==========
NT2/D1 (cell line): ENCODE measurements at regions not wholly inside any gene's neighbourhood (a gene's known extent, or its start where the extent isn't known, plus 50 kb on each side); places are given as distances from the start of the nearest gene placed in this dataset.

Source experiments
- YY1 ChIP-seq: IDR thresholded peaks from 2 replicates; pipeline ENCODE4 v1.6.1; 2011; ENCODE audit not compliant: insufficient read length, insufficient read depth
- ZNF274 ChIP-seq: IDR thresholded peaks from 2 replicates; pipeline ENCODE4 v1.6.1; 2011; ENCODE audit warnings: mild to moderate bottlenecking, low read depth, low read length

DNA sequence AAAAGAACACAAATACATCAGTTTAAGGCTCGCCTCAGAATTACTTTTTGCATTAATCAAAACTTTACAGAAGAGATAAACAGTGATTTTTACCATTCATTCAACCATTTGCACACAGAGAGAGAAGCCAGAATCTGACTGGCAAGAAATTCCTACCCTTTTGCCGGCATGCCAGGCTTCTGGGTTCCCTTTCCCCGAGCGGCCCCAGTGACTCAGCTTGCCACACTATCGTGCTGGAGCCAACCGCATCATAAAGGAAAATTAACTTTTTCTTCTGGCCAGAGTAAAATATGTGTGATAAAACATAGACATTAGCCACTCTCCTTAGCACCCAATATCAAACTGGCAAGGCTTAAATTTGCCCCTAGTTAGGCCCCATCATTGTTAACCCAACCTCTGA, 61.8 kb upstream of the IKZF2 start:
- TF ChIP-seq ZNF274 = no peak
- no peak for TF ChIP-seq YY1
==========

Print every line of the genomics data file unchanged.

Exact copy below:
NT2/D1 (cell line): ENCODE measurements at regions not wholly inside any gene's neighbourhood (a gene's known extent, or its start where the extent isn't known, plus 50 kb on each side); places are given as distances from the start of the nearest gene placed in this dataset.

Source experiments
- YY1 ChIP-seq: IDR thresholded peaks from 2 replicates; pipeline ENCODE4 v1.6.1; 2011; ENCODE audit not compliant: insufficient read length, insufficient read depth
- ZNF274 ChIP-seq: IDR thresholded peaks from 2 replicates; pipeline ENCODE4 v1.6.1; 2011; ENCODE audit warnings: mild to moderate bottlenecking, low read depth, low read length

DNA sequence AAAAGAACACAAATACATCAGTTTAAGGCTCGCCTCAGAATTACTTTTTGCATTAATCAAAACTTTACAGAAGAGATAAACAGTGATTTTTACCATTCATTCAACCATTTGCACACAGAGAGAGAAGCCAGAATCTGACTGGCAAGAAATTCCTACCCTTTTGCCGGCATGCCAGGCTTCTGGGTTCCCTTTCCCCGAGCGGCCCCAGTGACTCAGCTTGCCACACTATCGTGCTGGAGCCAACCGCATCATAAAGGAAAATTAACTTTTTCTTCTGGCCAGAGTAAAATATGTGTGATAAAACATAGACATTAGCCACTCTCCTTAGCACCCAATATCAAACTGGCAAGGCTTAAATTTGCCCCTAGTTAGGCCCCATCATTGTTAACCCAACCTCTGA, 61.8 kb upstream of the IKZF2 start:
- TF ChIP-seq ZNF274 = no peak
- no peak for TF ChIP-seq YY1